Earthquake Response: Search and Rescue Continues, But New Focus on Humanitarian Aid Emerges
More than 22,000 people are confirmed dead from the catastrophe of the century—a 7.8 earthquake that struck Turkey and Syria on Monday, followed by powerful aftershocks that toppled buildings and destroyed vast amounts of the two nations’ infrastructure.
The emergency response has turned into a race against the clock as search and rescue teams continue to comb through the rubble to locate and free people trapped underneath. There is also a massive effort underway to provide thousands of people with shelter and medical care after their homes were destroyed in the earthquakes.
While the death toll from the earthquake is lower in Syria—3,384 people killed, 5,245 injured as of the morning of 10 February—the race against time is no less dire. The response is especially challenging in the northwestern region of Syria, which is partly controlled by rebels after 12 years of civil war with the Assad regime. More than 3,000 White Helmets—a volunteer first responder group—are on the ground in the region to assist with search and rescue efforts.
“All of the White Helmets teams are working full capacity to save everyone they can, but with their limited resources, this is a herculean task,” according to the group’s website. “Several hospitals buckled in the tremors, and the health system in northern Syria is already severely depleted after years of deliberate attacks by Russia and the Syrian regime. That’s why the White Helmets urgently need your support to act quickly to provide resources, shelter, and care for injured people who have lost their homes.”
While there are sanctions in place limiting financial investments in Syria, humanitarian aid is not subject to them. Even if money is donated, however, there is the difficulty of actually transporting materials and humans to assist in the recovery efforts into the country. There is only a single access point that humanitarian aid is approved to travel through from Turkey into northwest Syria—Bab Al-Hawa—which was damaged in the earthquake before re-opening Thursday, says Reva Dhingra, a post-doctoral research fellow at Brookings Institute who researches the politics of forced migration and humanitarian responses in the Middle East and other developing states.
“Six trucks made it through, but those were pre-planned—they weren’t related to the earthquake itself,” she says. “They didn’t have a lot of rescue equipment that people in northwest Syria have been asking for, and this lack of support has cost a lot of lives that could have been saved. People are still being rescued alive, but search and rescue equipment hasn’t gotten to northwestern Syria even as of today.”
This is especially problematic because infrastructure in northwestern Syria was already heavily damaged before the earthquake due to years of bombardment and shelling during the civil war. More than 6.9 million people were displaced inside of Syria because of the war, with another 5.5 million registered across the Middle East and an additional 1 million in Europe, Dhingra adds.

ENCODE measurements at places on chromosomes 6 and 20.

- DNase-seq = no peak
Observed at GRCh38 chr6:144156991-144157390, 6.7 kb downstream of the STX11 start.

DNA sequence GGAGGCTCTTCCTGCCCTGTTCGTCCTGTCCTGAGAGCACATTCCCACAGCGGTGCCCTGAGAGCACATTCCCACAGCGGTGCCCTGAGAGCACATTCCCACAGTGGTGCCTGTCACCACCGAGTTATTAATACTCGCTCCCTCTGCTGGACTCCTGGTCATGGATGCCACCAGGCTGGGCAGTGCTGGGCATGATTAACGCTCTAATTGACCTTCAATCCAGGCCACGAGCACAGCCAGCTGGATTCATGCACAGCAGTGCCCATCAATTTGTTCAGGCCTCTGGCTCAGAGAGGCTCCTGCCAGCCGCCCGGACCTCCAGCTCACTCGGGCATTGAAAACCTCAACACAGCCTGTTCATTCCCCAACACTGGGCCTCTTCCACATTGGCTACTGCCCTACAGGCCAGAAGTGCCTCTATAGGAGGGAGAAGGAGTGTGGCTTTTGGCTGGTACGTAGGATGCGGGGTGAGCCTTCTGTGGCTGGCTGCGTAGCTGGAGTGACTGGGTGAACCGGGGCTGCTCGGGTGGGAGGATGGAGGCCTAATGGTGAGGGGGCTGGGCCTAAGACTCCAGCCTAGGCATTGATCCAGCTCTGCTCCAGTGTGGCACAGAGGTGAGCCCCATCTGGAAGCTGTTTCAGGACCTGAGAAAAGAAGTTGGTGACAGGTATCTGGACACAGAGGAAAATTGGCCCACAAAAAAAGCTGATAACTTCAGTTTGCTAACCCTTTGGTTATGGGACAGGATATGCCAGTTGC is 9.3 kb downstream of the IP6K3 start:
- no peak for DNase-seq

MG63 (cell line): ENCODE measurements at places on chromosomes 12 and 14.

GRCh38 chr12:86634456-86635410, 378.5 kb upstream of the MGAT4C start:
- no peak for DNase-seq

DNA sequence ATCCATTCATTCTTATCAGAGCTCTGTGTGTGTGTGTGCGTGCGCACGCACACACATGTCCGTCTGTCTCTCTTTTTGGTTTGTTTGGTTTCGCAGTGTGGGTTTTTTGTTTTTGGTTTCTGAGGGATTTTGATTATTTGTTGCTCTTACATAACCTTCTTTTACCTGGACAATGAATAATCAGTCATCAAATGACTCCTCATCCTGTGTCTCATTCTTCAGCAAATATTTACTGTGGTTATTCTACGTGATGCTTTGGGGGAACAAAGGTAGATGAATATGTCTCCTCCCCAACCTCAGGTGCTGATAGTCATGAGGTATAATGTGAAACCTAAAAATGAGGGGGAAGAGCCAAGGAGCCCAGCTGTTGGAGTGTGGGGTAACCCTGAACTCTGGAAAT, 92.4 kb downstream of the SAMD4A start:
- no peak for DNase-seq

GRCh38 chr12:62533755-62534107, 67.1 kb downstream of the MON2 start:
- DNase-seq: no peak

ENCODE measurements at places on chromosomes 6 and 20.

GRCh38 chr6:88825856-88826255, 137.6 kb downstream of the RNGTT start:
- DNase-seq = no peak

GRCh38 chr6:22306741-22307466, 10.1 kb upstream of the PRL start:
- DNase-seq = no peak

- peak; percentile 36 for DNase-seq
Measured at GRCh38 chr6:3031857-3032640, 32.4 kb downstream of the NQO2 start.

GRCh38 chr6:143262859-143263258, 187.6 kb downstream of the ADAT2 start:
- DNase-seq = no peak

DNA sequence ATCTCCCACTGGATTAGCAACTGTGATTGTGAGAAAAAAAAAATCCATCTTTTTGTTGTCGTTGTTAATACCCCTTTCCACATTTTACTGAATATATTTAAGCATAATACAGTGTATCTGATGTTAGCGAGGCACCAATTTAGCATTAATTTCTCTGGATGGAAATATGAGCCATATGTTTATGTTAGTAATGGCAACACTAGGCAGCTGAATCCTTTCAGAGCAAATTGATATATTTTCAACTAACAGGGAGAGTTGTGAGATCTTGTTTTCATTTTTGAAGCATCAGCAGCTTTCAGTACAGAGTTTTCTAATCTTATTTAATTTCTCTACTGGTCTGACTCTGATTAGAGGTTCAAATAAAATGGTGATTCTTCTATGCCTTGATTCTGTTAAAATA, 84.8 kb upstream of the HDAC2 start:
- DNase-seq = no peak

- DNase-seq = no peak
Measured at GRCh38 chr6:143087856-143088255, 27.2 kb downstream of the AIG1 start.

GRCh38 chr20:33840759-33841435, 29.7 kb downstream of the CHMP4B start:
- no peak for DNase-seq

“You had a heavily isolated population, dependent on humanitarian aid from Turkey that Russia—with its veto power at the UN Security Council—restricted to a single crossing into the country,” Dhingra explains. “They didn’t have a back-up option for getting aid into that area, and the humanitarian needs were already extremely dire.”
The Syrian government has pledged to let humanitarian organizations use black market exchanges for aid, which Dhingra says is encouraging. Previously, these organizations were required to use the exchange rate set by the central bank, which meant $0.50 of every $1.00 was being taken by the regime.
The U.S. Treasury Department has also granted a license to transactions for earthquake relief in Syria so they will not be in violation of sanctions against the Assad regime. The United States itself has pledged $85 million in humanitarian assistance for Syria and Turkey. Germany, France, Britain, Tunisia, and the Untied Arab Emirates have also pledged various forms of aid to assist Syrians, according to the Washington Post.
“I’ll be paying attention in the next few weeks to how they’re planning to put in place humanitarian financing and funding to make sure earthquake victims get the support they need,” Dhingra says. She notes that she will also watch how the Assad regime responds given allegations that aid has been stolen from some relief efforts and resold.
“I’m curious to see what practices the international donors and organizations operating inside Syria put in place to ensure this scarce aid isn’t being stolen,” she adds.
Across the border in Turkey, more than 6,000 buildings have been destroyed, and search and rescue teams are working to recover people who may still be alive inside the rubble despite dropping temperatures. President Recep Tayyip Erdogan confirmed that at least 19,388 people have been killed and 77,711 injured, but the toll is likely to climb.
Aid workers are continuing to rescue people alive, but chances of finding survivors drop each day following a disaster.